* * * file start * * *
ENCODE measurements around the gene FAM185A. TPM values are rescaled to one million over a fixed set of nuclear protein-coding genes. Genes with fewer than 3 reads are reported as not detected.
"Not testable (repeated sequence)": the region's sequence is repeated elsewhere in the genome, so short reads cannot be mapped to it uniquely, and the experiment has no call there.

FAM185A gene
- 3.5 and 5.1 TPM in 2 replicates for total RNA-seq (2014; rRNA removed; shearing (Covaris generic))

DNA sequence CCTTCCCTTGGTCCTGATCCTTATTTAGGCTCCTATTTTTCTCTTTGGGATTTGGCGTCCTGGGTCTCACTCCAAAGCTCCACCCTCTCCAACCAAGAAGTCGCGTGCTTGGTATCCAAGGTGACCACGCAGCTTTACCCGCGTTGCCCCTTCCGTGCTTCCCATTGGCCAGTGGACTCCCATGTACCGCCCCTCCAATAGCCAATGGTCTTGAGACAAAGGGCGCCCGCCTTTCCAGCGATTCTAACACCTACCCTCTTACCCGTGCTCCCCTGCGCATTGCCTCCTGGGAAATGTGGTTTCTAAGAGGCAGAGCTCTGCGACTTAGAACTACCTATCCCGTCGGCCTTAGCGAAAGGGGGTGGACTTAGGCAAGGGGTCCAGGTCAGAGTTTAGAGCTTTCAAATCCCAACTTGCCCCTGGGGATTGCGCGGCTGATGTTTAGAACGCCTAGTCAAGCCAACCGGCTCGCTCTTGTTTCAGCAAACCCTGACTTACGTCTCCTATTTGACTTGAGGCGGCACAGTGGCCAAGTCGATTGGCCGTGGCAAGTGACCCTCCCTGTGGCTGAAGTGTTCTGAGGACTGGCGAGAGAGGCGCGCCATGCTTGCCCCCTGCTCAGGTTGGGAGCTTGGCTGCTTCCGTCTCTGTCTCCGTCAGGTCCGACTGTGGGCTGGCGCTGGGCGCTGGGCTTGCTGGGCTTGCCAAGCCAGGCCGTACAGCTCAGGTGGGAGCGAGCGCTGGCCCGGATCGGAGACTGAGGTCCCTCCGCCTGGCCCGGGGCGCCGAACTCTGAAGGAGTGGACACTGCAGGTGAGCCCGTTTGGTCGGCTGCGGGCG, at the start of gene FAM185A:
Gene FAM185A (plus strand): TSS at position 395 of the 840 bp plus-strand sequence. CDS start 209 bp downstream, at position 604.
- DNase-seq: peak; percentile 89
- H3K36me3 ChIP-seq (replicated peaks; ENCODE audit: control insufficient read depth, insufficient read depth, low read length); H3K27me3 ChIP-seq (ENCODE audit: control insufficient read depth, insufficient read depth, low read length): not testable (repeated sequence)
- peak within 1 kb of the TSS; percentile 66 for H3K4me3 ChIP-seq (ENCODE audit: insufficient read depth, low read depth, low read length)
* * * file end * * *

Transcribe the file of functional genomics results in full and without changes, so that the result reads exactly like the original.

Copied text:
ENCODE measurements around the gene FAM185A. TPM values are rescaled to one million over a fixed set of nuclear protein-coding genes. Genes with fewer than 3 reads are reported as not detected.
"Not testable (repeated sequence)": the region's sequence is repeated elsewhere in the genome, so short reads cannot be mapped to it uniquely, and the experiment has no call there.

FAM185A gene
- 3.5 and 5.1 TPM in 2 replicates for total RNA-seq (2014; rRNA removed; shearing (Covaris generic))

DNA sequence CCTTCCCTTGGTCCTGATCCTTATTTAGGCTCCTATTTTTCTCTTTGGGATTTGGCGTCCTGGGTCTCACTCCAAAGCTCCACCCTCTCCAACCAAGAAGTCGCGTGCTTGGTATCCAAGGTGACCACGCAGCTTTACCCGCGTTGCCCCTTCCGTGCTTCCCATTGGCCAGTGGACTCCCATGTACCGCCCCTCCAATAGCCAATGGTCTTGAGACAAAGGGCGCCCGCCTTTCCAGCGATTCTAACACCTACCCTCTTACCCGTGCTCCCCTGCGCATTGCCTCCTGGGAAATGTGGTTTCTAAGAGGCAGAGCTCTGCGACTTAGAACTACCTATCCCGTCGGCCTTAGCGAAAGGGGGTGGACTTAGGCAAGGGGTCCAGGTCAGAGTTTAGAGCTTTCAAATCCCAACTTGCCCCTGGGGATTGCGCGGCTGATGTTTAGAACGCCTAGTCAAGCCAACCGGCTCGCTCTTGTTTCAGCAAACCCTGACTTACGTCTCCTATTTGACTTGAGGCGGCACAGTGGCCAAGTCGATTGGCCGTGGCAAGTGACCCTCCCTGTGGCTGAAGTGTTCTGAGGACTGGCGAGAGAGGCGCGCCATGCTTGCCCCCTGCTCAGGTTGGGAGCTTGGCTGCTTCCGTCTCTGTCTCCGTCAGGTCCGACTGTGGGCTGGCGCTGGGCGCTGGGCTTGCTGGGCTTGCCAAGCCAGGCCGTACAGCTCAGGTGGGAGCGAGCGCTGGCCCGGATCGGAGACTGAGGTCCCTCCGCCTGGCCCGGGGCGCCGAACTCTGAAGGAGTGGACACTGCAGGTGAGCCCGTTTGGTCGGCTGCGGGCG, at the start of gene FAM185A:
Gene FAM185A (plus strand): TSS at position 395 of the 840 bp plus-strand sequence. CDS start 209 bp downstream, at position 604.
- DNase-seq: peak; percentile 89
- H3K36me3 ChIP-seq (replicated peaks; ENCODE audit: control insufficient read depth, insufficient read depth, low read length); H3K27me3 ChIP-seq (ENCODE audit: control insufficient read depth, insufficient read depth, low read length): not testable (repeated sequence)
- peak within 1 kb of the TSS; percentile 66 for H3K4me3 ChIP-seq (ENCODE audit: insufficient read depth, low read depth, low read length)